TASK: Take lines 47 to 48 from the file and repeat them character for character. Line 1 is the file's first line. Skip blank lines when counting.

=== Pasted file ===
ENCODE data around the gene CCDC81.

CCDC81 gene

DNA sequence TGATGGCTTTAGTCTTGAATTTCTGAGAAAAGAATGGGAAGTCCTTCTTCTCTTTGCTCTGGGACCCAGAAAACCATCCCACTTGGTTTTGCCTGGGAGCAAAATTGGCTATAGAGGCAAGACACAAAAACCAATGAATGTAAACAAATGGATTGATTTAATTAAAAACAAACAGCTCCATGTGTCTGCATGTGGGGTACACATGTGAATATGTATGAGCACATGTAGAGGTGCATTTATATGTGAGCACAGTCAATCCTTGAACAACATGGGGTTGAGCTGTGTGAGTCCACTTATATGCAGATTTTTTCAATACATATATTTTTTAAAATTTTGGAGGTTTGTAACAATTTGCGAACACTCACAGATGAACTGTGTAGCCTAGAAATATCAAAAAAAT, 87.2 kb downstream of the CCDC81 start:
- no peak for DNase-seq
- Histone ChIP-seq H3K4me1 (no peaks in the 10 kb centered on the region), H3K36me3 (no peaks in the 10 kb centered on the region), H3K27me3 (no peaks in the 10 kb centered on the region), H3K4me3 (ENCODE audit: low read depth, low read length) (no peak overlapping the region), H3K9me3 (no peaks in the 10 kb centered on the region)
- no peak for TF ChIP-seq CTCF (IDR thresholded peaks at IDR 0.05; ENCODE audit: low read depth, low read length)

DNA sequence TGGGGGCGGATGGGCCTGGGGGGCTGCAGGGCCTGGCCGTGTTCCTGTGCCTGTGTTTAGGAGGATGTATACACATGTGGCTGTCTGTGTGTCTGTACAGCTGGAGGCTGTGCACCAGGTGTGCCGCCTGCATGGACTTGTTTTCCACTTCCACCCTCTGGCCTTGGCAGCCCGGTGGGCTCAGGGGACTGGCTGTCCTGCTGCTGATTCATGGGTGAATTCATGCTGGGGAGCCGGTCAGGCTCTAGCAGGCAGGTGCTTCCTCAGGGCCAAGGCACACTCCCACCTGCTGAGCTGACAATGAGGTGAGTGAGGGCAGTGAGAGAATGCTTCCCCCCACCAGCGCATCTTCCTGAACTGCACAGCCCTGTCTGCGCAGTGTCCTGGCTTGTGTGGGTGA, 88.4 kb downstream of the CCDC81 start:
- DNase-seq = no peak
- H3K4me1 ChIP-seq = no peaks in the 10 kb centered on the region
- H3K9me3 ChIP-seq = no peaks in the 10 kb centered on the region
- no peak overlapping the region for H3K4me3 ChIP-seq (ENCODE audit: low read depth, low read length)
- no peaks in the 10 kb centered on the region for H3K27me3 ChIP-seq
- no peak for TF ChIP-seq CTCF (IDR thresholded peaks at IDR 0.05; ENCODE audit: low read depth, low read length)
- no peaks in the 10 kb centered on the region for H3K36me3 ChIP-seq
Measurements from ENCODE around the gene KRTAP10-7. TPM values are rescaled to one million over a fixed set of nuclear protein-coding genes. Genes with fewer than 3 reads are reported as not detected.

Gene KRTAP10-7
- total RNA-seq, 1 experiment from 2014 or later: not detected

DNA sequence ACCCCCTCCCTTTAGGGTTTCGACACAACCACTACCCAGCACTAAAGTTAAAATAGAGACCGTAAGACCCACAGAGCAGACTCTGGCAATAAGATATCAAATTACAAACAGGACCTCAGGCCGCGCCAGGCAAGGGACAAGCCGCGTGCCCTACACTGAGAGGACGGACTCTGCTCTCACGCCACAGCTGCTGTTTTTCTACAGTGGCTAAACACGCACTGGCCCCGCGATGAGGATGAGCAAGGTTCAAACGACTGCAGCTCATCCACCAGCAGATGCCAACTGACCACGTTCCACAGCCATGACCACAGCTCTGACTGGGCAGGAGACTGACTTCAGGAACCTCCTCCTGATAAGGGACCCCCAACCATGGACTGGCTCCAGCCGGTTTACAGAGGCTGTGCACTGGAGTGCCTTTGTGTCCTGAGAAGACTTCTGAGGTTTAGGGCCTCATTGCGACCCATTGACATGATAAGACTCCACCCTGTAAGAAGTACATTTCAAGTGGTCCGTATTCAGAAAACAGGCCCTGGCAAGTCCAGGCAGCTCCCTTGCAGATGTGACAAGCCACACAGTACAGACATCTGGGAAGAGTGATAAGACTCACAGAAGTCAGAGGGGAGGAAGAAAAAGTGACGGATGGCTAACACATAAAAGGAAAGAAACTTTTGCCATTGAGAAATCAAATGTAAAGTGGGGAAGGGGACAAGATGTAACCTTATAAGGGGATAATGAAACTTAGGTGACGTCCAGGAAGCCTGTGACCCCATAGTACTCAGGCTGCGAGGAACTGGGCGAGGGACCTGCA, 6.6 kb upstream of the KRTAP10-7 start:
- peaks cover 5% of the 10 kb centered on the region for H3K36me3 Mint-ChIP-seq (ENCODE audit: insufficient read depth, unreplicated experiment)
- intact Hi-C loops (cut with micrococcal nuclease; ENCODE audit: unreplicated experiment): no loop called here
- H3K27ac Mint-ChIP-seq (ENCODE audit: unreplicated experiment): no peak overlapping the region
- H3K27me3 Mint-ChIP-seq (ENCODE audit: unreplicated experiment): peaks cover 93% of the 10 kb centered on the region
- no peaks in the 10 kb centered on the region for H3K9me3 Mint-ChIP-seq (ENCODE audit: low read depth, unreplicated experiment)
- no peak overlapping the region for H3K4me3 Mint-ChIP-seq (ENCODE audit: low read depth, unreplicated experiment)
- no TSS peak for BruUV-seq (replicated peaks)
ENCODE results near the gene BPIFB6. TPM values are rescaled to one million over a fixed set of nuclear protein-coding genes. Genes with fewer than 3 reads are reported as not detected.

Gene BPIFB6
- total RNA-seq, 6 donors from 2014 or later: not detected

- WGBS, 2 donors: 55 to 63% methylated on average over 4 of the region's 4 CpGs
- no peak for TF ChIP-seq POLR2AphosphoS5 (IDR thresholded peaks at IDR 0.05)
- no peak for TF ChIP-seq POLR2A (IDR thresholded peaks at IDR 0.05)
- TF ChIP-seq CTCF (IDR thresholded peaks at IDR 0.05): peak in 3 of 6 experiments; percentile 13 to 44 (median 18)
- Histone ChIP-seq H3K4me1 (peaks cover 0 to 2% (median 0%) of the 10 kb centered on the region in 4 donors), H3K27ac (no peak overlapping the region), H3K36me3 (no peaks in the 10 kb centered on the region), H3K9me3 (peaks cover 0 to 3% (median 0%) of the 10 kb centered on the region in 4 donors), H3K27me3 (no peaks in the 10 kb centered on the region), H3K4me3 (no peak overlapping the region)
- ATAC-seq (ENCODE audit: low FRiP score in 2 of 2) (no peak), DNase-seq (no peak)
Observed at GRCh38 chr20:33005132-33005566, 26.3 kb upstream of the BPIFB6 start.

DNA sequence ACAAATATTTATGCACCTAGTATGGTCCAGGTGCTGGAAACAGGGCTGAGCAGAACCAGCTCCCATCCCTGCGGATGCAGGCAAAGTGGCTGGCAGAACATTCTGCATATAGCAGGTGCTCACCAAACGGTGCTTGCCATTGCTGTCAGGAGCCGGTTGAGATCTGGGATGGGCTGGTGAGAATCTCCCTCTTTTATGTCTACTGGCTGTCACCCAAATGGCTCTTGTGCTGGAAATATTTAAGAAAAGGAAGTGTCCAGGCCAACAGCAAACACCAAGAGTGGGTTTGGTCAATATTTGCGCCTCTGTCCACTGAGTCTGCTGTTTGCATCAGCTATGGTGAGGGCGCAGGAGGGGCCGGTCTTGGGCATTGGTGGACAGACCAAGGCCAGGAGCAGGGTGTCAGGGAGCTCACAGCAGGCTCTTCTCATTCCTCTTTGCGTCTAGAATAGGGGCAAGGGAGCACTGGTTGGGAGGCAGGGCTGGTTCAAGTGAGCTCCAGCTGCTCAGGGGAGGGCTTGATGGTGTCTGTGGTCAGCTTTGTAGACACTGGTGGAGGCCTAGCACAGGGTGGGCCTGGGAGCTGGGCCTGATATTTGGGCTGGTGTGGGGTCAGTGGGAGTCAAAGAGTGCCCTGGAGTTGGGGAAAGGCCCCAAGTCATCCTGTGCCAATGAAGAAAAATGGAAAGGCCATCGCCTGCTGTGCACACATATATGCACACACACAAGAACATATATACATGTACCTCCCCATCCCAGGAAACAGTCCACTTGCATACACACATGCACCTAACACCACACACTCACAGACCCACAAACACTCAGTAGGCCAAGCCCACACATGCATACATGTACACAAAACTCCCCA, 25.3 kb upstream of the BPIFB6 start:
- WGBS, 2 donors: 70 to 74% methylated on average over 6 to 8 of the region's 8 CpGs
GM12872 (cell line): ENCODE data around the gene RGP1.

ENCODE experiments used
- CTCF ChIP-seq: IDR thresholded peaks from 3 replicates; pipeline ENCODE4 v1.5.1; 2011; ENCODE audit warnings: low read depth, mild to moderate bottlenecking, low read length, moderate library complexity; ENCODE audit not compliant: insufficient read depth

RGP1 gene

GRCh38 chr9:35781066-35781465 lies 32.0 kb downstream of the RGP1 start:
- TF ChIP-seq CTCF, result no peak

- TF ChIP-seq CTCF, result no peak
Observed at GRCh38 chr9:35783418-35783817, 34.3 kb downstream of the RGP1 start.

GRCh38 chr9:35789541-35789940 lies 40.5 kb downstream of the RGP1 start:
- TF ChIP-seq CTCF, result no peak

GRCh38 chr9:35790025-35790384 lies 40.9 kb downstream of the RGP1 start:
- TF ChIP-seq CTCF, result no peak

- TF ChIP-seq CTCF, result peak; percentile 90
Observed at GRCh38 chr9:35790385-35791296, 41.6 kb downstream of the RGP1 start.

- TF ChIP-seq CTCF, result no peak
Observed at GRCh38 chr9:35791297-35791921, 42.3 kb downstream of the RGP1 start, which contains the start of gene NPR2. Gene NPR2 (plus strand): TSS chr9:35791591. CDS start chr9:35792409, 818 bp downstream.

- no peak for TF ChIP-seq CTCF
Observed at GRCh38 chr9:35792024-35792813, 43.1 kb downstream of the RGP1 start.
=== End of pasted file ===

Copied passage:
- TF ChIP-seq CTCF, result no peak

GRCh38 chr9:35790025-35790384 lies 40.9 kb downstream of the RGP1 start: